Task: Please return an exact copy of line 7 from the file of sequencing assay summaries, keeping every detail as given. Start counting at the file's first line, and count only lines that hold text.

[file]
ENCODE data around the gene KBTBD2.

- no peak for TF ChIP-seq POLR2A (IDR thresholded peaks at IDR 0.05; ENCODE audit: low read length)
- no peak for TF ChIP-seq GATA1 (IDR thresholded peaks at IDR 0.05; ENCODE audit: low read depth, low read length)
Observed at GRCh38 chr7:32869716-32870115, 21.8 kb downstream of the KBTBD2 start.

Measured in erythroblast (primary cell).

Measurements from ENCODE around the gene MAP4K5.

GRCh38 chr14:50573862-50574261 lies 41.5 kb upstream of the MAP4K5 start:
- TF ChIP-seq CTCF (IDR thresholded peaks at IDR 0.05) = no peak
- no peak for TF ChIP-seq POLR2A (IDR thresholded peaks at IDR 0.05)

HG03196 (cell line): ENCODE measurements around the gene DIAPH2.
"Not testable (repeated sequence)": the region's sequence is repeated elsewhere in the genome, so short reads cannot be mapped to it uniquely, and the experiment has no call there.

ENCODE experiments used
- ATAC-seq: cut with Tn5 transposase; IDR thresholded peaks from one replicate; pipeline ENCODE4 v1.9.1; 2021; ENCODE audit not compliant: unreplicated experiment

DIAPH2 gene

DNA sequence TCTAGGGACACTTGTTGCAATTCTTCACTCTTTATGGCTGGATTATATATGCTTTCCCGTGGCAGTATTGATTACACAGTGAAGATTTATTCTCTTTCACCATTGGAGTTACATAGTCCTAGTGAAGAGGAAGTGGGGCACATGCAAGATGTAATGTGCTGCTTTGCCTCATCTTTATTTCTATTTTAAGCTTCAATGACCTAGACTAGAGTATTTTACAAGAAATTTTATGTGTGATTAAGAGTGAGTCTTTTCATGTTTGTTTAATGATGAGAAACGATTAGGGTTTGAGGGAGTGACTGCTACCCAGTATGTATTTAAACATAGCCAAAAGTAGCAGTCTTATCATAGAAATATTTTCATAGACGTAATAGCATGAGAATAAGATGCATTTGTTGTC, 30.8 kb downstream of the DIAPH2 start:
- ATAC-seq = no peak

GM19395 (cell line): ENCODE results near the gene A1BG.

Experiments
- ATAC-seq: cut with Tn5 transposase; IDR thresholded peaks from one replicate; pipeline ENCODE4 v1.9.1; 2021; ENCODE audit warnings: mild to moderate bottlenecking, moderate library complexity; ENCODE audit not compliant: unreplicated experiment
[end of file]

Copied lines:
GRCh38 chr14:50573862-50574261 lies 41.5 kb upstream of the MAP4K5 start: